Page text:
Let’s get one thing straight: Thanksgiving is about gustatory overindulgence, and that includes the drinking. It’s a long day, and it’s not very nice to either fall asleep in the midst of it or become drunkenly belligerent toward its dusk, no matter how mind-bogglingly irrational your relatives’ politics.
How, then, to pace yourself throughout the national feast? Rather than provide you with a list of individual beers, which might not be widely available where you are, we have run down the best beer styles for the day. Within these styles are several options. We’ve suggested a couple of brands for each style, but you may find different ones, depending on your location.
Two criteria fueled these picks: (1) how they complement the food and (2) how they may affect your ability to eat that much more of it. These are also not too exotic. Instead, they are the sorts of beers to share with guests who may not be reading a column like this. Gose and Scotch ale can remain our little secrets.
Early in the Day
Not necessarily a style so much as an approach, these lighter beers — though not lighter-tasting — are perfect for Thanksgiving’s start. Eminently repeatable, they tend not to overwhelm the belly and therefore leave plenty of room for later. The single biggest-selling point for session beers, though, is that they’re much lower in alcohol. Pace yourself.
Recommended: Stone Go To IPA; Notch Session Pils
India pale ale
When the appetizers come around, especially the spicier ones, it’s time for the spicier beers. Try a souped-up IPA or a double IPA, one with a citrusy, bitter bite from the hops. Caution: Don’t overdo it here. One or two will suffice, as these tend to have double the alcohol as sessions.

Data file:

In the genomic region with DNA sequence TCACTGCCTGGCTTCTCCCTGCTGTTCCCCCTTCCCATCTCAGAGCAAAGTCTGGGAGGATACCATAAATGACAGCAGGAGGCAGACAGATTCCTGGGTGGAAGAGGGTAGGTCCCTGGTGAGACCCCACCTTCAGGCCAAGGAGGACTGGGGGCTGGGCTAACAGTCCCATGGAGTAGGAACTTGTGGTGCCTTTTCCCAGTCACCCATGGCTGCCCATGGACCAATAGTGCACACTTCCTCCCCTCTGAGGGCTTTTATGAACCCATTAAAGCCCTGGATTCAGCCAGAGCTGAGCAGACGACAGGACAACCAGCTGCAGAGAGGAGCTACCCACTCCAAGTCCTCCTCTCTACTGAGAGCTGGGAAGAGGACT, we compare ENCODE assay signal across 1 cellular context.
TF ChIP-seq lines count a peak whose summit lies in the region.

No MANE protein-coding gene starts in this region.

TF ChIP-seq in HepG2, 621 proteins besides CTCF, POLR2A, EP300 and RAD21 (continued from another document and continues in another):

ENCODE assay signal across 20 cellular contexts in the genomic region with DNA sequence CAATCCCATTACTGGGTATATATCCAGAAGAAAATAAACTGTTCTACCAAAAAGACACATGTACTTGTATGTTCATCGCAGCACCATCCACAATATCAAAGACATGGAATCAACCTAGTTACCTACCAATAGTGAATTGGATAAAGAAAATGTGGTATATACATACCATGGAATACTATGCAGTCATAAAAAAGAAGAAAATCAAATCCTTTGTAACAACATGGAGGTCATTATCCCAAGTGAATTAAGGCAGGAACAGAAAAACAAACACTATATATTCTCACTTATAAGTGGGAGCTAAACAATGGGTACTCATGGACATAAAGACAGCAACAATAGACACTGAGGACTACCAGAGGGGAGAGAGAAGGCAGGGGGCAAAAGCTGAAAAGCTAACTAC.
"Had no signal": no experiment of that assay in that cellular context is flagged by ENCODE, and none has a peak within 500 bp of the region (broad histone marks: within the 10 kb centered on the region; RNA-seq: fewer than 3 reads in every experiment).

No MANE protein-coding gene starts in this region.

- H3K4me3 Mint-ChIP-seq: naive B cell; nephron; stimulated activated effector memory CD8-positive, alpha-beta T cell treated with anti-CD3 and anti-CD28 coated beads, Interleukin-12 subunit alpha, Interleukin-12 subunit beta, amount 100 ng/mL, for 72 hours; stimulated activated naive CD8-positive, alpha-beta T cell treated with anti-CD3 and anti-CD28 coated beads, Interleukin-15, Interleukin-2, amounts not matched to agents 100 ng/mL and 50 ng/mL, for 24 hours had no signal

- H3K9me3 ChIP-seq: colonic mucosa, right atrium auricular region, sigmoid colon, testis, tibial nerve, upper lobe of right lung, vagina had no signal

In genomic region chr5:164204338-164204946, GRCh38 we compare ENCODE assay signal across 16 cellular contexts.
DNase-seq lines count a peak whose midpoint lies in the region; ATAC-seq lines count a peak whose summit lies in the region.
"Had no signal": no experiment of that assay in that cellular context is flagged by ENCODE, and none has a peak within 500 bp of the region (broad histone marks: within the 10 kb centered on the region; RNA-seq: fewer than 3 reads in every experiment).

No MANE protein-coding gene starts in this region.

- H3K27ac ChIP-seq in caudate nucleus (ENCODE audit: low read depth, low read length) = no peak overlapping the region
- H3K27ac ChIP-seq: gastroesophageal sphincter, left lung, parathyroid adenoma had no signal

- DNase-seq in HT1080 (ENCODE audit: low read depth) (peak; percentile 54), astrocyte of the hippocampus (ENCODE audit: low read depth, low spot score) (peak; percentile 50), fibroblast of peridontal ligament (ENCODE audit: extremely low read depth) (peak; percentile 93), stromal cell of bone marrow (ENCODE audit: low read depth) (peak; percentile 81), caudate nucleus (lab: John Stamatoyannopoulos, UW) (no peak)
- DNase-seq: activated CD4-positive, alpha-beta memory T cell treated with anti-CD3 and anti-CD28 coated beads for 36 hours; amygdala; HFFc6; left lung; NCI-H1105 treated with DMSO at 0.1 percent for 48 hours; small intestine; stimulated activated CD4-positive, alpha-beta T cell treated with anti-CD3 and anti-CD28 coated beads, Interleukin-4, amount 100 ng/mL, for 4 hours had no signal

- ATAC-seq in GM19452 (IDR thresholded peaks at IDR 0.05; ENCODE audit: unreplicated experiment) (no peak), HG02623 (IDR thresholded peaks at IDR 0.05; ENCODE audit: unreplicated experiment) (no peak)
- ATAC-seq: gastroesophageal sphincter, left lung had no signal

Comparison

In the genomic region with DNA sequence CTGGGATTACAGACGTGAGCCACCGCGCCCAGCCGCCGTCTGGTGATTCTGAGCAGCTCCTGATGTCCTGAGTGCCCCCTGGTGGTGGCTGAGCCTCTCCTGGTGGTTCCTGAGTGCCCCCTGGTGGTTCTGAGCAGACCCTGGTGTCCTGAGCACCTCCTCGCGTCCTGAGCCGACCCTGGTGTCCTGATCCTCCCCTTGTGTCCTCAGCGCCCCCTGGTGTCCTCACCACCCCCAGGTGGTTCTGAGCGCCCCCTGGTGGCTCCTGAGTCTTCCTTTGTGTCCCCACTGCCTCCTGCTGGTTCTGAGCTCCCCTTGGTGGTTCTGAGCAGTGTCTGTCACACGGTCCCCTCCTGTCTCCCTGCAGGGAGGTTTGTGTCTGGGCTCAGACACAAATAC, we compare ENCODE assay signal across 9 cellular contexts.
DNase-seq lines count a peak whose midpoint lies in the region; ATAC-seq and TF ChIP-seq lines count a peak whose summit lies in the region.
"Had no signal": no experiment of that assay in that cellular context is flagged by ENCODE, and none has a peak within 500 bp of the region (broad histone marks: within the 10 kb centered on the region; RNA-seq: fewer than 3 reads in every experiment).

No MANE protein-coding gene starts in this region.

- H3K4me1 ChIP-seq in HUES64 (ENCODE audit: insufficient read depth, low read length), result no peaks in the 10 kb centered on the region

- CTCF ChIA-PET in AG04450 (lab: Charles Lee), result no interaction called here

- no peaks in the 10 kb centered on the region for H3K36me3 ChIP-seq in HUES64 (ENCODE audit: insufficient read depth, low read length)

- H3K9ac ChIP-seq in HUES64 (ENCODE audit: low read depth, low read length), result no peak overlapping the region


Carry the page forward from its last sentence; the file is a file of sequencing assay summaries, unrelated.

Recommended: Anchor Liberty Ale; Dogfish Head 90 Minute IPA
Unobtrusiveness is key here — you want something that goes along with the big meal rather than gets in the way of it. May we suggest the gentle, and generally overlooked, pilsner? Crisp and dry, these beers go down smoothly and rarely pack that much of an alcoholic punch.
Recommended: Oskar Blues Mama’s Little Pils; Two Roads Ol’ Factory Pils
Porter or stout
Porter and stout may very well be one and the same style —no one really knows (and don’t you believe otherwise). These are broad styles, with stronger iterations often called imperial or Russian imperial. Whatever strength, the defining characteristic of both porters and stouts is a lush richness, one that bitterness rarely encumbers. We’re talking all malty sweetness with these styles, perfect for the similarly sugary pies.
Recommended: D.L. Geary Geary’s London Porter; Brooklyn Black Chocolate Stout
The Slow Fade
The Sarlacc that is the modern IPA has all but swallowed this once-popular style in the U.S. Here’s hoping for a comeback. Brown ales are balanced and smooth, ideal for easing into a contented evening.
Recommended: Smuttynose Old Brown Dog; Sierra Nevada Tumbler Autumn Brown Ale
Tom Acitelli is the author of The Audacity of Hops: The History of America’s Craft Beer Revolution and the new fine-wine history, American Wine: A Coming-of-Age Story.